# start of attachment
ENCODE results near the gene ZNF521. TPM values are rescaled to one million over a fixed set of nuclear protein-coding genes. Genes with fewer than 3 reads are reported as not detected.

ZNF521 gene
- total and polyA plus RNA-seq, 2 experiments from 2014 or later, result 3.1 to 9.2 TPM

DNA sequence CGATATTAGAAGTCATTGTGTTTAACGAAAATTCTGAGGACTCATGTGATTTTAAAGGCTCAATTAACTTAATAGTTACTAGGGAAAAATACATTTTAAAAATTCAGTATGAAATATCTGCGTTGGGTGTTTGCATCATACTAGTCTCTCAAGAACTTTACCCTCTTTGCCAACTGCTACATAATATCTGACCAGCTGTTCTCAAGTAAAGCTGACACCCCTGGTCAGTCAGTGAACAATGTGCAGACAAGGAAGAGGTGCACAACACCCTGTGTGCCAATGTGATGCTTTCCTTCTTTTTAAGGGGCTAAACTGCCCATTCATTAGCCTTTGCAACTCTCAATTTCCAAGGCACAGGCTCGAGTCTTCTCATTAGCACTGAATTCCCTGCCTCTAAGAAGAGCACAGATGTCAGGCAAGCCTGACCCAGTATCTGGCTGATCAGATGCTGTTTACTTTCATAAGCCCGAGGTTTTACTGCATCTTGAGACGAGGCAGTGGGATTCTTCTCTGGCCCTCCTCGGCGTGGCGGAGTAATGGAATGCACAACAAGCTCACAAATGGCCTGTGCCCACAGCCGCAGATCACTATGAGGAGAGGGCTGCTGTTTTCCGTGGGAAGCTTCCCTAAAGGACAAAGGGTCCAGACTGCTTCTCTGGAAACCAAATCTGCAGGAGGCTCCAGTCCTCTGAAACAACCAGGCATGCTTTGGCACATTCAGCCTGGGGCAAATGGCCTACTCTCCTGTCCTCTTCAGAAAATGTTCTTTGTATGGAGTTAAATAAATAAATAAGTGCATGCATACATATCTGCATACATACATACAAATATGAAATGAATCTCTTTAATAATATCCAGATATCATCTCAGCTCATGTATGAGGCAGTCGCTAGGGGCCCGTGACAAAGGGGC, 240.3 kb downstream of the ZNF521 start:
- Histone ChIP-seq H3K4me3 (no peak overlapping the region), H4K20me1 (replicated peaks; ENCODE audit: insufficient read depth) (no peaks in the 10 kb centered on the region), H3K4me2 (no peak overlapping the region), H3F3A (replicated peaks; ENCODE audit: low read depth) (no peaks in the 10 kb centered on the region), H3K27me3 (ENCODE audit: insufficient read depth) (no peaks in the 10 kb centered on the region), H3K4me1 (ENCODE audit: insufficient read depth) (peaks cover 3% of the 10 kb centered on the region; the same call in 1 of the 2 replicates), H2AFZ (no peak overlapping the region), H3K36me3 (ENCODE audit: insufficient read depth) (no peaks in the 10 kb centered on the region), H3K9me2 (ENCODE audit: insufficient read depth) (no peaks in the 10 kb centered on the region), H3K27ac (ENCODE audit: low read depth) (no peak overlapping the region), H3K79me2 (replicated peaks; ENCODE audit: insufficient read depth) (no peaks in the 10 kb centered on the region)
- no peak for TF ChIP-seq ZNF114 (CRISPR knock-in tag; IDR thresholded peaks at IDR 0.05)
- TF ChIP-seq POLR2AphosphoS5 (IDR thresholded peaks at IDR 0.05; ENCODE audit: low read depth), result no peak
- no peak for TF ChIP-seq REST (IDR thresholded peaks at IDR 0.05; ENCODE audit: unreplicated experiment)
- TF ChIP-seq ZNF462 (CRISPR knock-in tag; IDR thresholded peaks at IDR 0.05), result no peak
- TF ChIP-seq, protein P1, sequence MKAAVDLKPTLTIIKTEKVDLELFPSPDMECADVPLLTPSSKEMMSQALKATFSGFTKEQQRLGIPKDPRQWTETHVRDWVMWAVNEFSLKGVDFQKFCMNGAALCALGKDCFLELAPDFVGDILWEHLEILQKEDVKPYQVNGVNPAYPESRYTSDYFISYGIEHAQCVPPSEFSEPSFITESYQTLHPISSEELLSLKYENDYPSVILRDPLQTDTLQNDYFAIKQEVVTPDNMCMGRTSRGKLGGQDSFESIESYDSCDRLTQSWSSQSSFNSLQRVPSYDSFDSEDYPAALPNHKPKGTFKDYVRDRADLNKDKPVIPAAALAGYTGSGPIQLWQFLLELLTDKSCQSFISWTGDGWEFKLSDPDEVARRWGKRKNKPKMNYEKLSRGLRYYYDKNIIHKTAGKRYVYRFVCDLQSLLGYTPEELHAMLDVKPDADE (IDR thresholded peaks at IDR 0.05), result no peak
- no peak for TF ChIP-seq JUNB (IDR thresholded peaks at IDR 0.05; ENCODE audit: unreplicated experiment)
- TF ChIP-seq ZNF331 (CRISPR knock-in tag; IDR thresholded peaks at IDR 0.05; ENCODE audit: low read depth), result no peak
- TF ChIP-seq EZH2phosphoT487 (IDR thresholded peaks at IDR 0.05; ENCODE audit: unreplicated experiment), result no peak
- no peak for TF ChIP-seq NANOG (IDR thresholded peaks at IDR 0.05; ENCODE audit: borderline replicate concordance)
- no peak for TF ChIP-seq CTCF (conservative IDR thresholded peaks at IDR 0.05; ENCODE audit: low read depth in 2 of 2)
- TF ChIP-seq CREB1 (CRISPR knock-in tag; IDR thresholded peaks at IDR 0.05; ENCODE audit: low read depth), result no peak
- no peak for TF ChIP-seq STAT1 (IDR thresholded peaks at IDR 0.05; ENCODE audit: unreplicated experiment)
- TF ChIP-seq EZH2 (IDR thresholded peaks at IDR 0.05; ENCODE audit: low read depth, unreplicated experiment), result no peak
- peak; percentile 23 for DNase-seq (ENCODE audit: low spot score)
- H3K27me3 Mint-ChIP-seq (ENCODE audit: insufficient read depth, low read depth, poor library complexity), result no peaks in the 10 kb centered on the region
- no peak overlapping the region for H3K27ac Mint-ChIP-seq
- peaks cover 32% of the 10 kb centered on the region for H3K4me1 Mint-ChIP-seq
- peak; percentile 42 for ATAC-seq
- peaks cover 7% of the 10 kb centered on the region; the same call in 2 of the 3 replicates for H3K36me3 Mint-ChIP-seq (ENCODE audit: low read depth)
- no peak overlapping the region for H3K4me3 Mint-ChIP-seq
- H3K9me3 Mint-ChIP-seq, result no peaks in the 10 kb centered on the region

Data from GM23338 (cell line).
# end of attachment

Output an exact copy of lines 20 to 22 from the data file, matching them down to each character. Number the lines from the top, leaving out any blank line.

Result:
- H3K27me3 Mint-ChIP-seq (ENCODE audit: insufficient read depth, low read depth, poor library complexity), result no peaks in the 10 kb centered on the region
- no peak overlapping the region for H3K27ac Mint-ChIP-seq
- peaks cover 32% of the 10 kb centered on the region for H3K4me1 Mint-ChIP-seq